Strand, Paul

Author

Paul Strand

Born:
New York, 1890

Died:
Orgeval, France, 1976

Description

Photographer, artisan, observer.Paul Strand is a complete photographer.He was a master of all the steps that lead up to a photograph, from the first glance to the darkroom.He is a major and undeniable influence on later generations. Strand makes us pay attention to what is important instead of what is incidental:he forces us to return to the essence of things.

“A symbol of every old and new desire”.Photography is “the symbol of a great impersonal struggle”, Paul Strand once said.Strand’s work tells the story of modern photography and modern human beings.

From his first steps in life, every gesture was oriented towards photography. He was born in New York, the child of Czechoslovakian immigrants.  While a student of Lewis Hine at the Ethical Culture School, a visit to Alfred Stieglitz’s Gallery 291 made him think of photography as something more than a hobby. From that moment,he devoted himself to observing the world and capturing it through his camera.From Hine he took the idea of photography as a tool for denouncing injustice, as a political element, and throughout his career Strand was a politically committed artist.

Recognition never eluded him. He showed his work at 291 and in The Modern Gallery. He appeared in the last two issues of Camera Work, explored the principles of modern aesthetics, and delved deeply into the New Objectivity style with his urban landscapes and photographs of machines.Later he devoted himself wholeheartedly to cinema, giving it up only because of an inability to finance these projects after the war. At this time he decided to channel his energies into the preparation of meticulously designed photography books, seeking to combine text and image as he did with cinema.  Time in New England, with Nancy Newhall, was the first of these publications. Later, after moving to Europe in 1950, this was followed by La France de profil with Claude Roy (1952), Un Paese (A Village) with Cesare Zavattini (1955), Tir a’Mhurain with Basil Davidson (1962), Living Egypt (1969) andGhana: An African Portrait (1976).

As a young man, Strand decided to study “how you build a picture, what a picture consists of, how spaces are filled, how the whole must have a kind of unity”.  With the passing years, investigations, women (Rebecca Salsbury, Virginia Stevens and Hazel Kingsbury), countries observed and acknowledgments, this maxim remained: environmental influences that he assumed and transformed into an impeccable, elegant and raw way of seeing.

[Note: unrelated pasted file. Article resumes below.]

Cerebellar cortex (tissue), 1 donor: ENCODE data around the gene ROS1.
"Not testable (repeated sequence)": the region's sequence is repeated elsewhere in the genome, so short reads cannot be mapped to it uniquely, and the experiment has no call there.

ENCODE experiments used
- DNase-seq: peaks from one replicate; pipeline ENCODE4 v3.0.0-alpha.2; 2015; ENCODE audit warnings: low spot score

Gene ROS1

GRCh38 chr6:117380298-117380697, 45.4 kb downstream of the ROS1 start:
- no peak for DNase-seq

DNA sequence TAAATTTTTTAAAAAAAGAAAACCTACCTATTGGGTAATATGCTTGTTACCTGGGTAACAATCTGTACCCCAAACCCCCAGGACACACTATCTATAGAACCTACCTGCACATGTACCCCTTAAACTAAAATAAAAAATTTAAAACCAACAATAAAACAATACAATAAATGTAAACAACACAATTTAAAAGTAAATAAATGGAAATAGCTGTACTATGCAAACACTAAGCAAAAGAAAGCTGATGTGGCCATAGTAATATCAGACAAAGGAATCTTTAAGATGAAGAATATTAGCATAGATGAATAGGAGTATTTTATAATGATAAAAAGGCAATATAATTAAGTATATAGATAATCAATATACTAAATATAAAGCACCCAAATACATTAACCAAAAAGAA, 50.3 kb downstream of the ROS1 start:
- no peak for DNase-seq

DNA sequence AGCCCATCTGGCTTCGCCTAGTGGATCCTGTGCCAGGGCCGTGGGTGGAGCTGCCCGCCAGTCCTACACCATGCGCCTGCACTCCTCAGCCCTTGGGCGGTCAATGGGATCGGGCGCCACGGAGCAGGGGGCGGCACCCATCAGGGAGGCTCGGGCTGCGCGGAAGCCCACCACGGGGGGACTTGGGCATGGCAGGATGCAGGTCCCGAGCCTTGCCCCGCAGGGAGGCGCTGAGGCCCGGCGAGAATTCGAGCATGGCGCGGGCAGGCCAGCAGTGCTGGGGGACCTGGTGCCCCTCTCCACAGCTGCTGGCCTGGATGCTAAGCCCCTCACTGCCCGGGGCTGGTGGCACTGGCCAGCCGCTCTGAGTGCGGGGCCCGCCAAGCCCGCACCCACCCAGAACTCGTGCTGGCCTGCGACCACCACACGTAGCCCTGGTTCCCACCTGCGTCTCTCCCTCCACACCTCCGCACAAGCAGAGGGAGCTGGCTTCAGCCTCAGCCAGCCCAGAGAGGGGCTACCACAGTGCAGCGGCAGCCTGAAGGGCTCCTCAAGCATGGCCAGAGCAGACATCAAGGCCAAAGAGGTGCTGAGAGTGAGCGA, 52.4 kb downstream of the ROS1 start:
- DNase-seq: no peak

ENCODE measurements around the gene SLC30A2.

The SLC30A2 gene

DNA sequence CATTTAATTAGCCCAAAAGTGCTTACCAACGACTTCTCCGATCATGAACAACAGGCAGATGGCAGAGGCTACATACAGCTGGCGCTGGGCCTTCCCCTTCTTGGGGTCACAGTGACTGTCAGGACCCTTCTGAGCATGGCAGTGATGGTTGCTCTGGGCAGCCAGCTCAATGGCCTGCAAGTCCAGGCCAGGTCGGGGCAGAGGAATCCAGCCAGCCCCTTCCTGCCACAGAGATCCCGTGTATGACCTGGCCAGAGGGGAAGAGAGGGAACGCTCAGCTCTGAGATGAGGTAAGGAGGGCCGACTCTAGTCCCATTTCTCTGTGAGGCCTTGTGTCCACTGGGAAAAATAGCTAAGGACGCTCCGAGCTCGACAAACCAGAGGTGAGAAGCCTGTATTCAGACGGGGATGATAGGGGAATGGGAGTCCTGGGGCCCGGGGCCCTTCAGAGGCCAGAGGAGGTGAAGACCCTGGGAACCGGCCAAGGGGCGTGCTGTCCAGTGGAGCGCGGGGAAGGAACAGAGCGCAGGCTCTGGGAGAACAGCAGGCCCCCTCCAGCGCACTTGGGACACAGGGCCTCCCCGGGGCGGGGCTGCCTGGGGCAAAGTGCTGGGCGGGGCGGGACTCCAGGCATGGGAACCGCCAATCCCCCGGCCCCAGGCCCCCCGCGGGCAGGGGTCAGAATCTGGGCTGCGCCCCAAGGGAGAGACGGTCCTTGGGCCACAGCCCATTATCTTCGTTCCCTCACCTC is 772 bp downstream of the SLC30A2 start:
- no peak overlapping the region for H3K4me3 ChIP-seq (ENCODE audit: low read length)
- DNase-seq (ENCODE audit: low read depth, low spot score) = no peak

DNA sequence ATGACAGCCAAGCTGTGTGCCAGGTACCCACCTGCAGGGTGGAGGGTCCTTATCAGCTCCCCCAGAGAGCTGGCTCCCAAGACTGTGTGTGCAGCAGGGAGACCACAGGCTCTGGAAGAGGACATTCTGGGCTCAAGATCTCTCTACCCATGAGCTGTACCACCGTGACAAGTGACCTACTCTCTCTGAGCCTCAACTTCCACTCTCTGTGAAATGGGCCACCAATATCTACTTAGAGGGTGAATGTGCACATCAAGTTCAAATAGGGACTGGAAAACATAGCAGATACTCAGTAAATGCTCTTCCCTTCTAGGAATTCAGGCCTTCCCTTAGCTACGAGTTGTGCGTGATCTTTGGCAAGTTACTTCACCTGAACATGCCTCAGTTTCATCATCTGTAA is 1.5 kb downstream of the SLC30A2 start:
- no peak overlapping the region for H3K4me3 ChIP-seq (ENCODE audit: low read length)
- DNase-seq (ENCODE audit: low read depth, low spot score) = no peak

The film he made with Charler Sheeler entitled Manhattan (1921), introduced as New York the Magnificent, was one of the great achievements of the day:7 minutes that featured the streets of New York, the city depicted so many times as a paradigm of our world.In the thirties he pursued a career as a freelancer in this field. Due to his travels, he came into contact with the documentary cinema sponsored by the Mexican government. This allowed him to film Redes/The Wave, which shed light on the economic plight of a fishing village near Ver Cruz. This was followed by The Plow That Broke The Plainswith Pare Lorentz and produced by Frontier Films, and his most ambitious work Native Land, which debuted in 1941.

In 1956 Edward Steichen commissioned an exhibition that would prove to be essential today in the history of photography: within the series Diogenes with a Camera appeared Diogenes with a Camera III, where Strand’s work was shown alongside that of Manuel Álvarez Bravo, Walker Evans and August Sander. In 1965 Nancy Newhall introduced him to Michael Hoffman, editor of Aperture, a publication with which Strand would collaborate for the rest of his life and that would oversee his legacy and archives, in addition to editing the two volumes of the catalog of the major retrospective that took place at the Philadelphia Museum of Art in 1971. Paul Strand: A retrospective monograph.

To his sharp eye, Strand added great mastery of his craft, and his work stands out for it.  Working in the darkroom, he opted in particular for papers  that contained silver particles, a characteristic that made the whites and blacks more intense and increased contrasts. Richard Benson, who was lucky enough to spend time with Strand the master in his darkroom at the end of his life, wrote this about him:”I learned to simplify in the darkness. ‘Do everything you can with light, son, and never forget that we’re making a photograph not a copy.’ This was a master class on the art of photography.”

“I think of myself as an explorer who has spent his life on a long voyage of discoveries.”The discoveries in each one of his works urge us to explore, to think about the world. When he died in 1976 in Orgeval, two portfolios were published: On My Doorstep and The Garden.He had spent 75 years with a camera strapped around his neck.